01/20/2013 09:25 am ET Updated Mar 22, 2013

The Over-50 Guide To Career Growth

Midlife is full of challenges, and perhaps none are as daunting as holding onto, growing in or finding your way back onto the career path. Needless to say, the U.S. economic downturn only makes the situation even more challenging for the millions of midlifers trying to stay afloat. If you're feeling stuck or thwarted in your ability to keep your career going, you may be willing to do anything to bring home a paycheck. Fortunately, however, psychology can offer valuable pointers to ease your emotional burden.

Let's start by looking at the ways that vocational psychologists understand the course of career growth. They've moved far away from the traditional "three box of life" models that see career development as a straight path from education to work to retirement. Current occupational researchers no longer see people's career paths within the work phase of life as straight either. Instead, these job experts talk about careers as having the potential to be "protean" and "boundaryless."

Let's unpack these terms. The protean career is one that allows workers to express their own values in their work. By being self-directed, workers can more clearly behave in ways consistent with their identities. Protean workers decide for themselves how to prioritize their work tasks. They are more motivated by what they enjoy and want to do than by the paycheck, status or perks of the job. Research on motivation shows that people are more satisfied with their jobs if they have at least some of this protean self-direction.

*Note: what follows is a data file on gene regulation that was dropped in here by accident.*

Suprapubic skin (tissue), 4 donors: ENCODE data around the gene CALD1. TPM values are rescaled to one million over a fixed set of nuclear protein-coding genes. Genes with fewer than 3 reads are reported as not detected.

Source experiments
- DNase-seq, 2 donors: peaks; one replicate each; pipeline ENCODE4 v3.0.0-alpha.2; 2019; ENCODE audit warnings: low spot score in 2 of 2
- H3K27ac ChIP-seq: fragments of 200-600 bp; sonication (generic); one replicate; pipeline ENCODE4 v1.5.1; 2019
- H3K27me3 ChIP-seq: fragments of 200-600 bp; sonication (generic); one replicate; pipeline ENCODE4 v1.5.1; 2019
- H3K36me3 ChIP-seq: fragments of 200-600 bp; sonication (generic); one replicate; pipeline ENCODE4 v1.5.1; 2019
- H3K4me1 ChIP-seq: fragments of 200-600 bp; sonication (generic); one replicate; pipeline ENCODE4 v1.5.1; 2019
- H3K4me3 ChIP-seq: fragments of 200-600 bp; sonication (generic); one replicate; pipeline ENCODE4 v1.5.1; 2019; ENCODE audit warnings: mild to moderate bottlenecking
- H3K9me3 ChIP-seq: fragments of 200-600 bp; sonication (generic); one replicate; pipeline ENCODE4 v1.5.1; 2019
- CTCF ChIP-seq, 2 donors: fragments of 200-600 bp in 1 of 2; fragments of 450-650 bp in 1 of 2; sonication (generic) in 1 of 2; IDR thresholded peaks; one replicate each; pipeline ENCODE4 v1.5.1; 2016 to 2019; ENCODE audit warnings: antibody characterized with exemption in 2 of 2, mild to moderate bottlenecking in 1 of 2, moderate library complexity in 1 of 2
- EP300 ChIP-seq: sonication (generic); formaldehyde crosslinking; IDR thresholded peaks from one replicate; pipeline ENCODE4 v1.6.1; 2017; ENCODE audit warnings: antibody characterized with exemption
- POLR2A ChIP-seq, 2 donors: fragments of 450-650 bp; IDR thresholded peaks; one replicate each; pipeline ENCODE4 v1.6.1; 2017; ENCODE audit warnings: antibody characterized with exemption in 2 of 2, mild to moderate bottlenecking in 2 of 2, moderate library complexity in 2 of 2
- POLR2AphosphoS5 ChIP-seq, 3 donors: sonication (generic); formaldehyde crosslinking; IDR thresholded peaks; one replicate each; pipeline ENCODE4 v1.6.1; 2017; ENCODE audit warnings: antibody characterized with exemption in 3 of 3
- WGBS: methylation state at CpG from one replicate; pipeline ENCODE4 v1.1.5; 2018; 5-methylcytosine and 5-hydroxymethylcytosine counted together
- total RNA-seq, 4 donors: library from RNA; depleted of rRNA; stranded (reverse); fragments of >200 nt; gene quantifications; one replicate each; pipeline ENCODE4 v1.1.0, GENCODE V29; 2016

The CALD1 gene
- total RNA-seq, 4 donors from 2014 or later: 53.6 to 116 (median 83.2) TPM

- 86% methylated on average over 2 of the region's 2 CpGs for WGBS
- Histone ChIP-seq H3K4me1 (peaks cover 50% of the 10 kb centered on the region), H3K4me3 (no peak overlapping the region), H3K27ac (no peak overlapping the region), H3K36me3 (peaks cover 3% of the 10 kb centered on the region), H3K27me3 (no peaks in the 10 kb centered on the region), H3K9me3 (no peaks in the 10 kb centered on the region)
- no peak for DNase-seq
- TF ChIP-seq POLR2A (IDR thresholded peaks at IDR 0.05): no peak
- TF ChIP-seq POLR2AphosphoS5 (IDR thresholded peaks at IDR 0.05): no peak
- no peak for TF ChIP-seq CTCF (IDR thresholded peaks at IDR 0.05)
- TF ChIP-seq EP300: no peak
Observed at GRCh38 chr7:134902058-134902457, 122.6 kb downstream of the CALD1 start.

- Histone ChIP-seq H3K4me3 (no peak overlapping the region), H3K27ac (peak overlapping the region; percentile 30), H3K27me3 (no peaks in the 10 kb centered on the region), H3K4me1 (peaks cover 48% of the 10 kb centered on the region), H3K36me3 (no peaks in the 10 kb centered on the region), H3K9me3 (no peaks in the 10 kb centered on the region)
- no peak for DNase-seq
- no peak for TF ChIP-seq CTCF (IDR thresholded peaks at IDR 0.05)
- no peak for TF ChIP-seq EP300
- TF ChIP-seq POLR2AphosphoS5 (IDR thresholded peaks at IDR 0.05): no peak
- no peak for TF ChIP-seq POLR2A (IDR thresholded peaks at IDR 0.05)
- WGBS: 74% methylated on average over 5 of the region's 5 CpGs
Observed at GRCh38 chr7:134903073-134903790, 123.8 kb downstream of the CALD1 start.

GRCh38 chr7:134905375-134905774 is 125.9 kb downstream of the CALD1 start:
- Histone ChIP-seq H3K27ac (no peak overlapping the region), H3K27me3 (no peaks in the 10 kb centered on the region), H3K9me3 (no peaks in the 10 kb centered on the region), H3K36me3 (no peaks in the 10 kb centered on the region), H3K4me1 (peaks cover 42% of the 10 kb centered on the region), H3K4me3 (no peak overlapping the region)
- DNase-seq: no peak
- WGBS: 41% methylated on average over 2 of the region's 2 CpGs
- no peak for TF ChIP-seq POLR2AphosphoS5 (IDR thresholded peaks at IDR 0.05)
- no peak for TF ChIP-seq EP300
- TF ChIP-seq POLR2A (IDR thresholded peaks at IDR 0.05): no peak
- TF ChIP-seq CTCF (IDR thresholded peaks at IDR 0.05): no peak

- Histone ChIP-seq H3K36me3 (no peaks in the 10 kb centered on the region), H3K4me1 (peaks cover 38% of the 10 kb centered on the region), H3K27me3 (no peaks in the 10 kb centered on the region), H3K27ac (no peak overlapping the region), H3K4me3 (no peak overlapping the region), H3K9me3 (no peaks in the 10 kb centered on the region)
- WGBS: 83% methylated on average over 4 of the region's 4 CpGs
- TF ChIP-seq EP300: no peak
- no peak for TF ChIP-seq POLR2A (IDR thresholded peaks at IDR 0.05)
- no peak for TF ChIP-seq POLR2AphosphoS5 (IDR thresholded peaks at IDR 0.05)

Nice work if you can get it, right? Who wouldn't rather have a job that you can feel emotionally connected to instead of feeling that you're a puppet of your boss? However, before you give up on this idea as completely impractical for you, stop and think about whether you could build some of this mindset into your life right now. Are there perhaps small choice points in your job that you can steer in the protean direction? It's possible that if you talk to your supervisor and suggest ways that you could build more of your personal interests and preferences into your job, you could take a small piece of the protean pie. Maybe you can join, or form, a committee that works on a project during lunch or break time, such as assisting in the company's recycling policies or charity work. Perhaps this is why company bowling leagues and softball teams are so popular. These extracurricular pursuits can help you approach your actual job tasks while you feel at least a modicum of self-direction.

The boundaryless career is another mindset that can help workers feel more satisfied. In a boundaryless career, workers don't feel stuck at working for the same company for decade after decade particularly if they don't like the company or if they feel that their growth is being stifled. This is a tough one to negotiate if you feel grateful to have any employer, particularly the one who's willing to keep you on the payroll during tough times. If that's the case, then your best bet is to keep that boundaryless mentality on the back burner until the employment situation improves. Who knows, new opportunities might open up and you'll be ready to take action when they do.

What makes some people love their jobs and others ready to shove them? A lot has to do with the match between your personality and the qualities of your particular occupation. This match, or "congruence," as it's called, reflects the meshing of six basic factors between you and the job: Artistic, Realistic, Conventional, Investigative, Social and Enterprising. You can go to the website " target="_hplink">O*NET and see how you measure up compared to the characteristics of each of thousands of occupations. This guide can also steer you towards occupations that might be best for you to embark on, if you're changing or just starting your career.